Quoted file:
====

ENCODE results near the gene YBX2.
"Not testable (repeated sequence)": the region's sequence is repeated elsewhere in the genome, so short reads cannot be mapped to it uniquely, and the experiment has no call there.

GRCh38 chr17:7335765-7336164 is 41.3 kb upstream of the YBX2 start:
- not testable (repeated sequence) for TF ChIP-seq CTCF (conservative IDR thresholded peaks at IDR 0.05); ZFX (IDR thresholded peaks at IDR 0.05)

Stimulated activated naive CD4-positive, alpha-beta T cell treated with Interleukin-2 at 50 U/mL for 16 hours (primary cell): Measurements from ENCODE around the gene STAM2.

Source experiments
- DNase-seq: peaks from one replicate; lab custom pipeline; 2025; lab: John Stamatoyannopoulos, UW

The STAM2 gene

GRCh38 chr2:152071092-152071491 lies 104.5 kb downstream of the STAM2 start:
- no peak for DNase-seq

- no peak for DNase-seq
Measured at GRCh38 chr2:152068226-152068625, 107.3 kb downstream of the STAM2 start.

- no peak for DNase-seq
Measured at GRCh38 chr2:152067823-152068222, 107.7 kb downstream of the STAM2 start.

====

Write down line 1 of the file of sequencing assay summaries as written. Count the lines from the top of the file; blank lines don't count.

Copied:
ENCODE results near the gene YBX2.